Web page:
This weekend marks a return of the New Art Dealers Alliance art fair to New York City, bringing with it a range of exploratory and expressive new work from emerging artists, smaller galleries and new projects. For those looking for new insights and fresh perspectives on contemporary art practice, its hard to ignore the call of the fair, which reprises its role as a central tentpole of a weekend of fairs, even as the city’s string of fairs has split up between several weeks this May. Set up in the sprawling Pier 36 complex on downtown Manhattan’s Eastern edge, the show is a dense pathway through the landscape of new art, mixing playful performance pieces, studied painting and anything in between, making the fair one of the more expansive and freewheeling events of the week.
“Relaunching the New York fair has remained a consideration for us since 2018,” says NADA Executive Director Heather Hubbs, referring to the last year in which a full-scale fair took place in the city. “The city is a global art center and our home base as a gallery association. The return to in-person art fair viewing in Miami this past December was reaffirming, refreshing, and a resounding success, and we’re thrilled to continue showcasing vital voices and unique positions in contemporary art and look forward to welcoming visitors to our eighth edition this May.”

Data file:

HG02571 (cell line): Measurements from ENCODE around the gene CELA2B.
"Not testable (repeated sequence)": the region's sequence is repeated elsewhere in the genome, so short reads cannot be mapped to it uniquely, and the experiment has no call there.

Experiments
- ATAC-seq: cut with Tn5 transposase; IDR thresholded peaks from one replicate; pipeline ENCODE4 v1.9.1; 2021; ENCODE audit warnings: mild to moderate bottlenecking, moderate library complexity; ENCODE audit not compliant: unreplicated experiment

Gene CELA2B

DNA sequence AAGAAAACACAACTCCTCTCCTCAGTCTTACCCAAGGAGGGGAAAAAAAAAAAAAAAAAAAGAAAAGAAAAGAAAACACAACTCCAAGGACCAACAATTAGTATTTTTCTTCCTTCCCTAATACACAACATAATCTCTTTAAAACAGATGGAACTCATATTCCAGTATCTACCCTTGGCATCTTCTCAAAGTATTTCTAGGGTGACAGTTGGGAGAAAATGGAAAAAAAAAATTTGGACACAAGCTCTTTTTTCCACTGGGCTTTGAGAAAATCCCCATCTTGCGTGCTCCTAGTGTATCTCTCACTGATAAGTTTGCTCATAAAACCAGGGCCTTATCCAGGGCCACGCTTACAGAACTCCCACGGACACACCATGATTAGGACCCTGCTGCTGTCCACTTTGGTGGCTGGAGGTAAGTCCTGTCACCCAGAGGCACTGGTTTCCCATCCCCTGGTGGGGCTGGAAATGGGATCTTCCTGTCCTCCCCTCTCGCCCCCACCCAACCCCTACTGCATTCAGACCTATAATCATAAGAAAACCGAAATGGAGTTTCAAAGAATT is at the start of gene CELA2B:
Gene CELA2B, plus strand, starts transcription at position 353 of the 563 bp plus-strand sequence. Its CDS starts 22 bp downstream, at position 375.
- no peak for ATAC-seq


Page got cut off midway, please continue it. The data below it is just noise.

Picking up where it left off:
This year, the fair brings with it a diverse selection from 81 members and a total of 120 galleries, art spaces, and non-profit organizations spanning 37 cities and 18 countries, including Paris, Tokyo, Istanbul, Kyiv, Buenos Aires, and Mexico City. The fair will also feature NADA Presents, the organization’s signature programming series of conversations, performances, and events. There’s a range of projects and works of note on view, like artist Mickey Lee’s expressive, colorful figures on view in the One Trick Pony booth, or painter Tim Brawner‘s pieces on view at Fragment, enigmatic, monochrome compositions of various animals and figures in strange relations to space.
In another corner, local gallery 56 Henry was presenting a series of stuffed figures by Al Freeman Jr., ghostly figures that recall the human body in strange juxtapositions of deeply personal and social signifiers, while at Anonymous, artist Elliot Reed was presenting a unique installation, featuring a series of motorcycles and lights that conjured a unique meditation on time and space.
Marking a fittingly strong and engaging return to New York, this year’s edition marks another perspective at an art world recovering and re-emerging from the past years of challenging conditions.
The fair closes Sunday, May 8th.
– D. Creahan
NADA New York [Exhibition Site]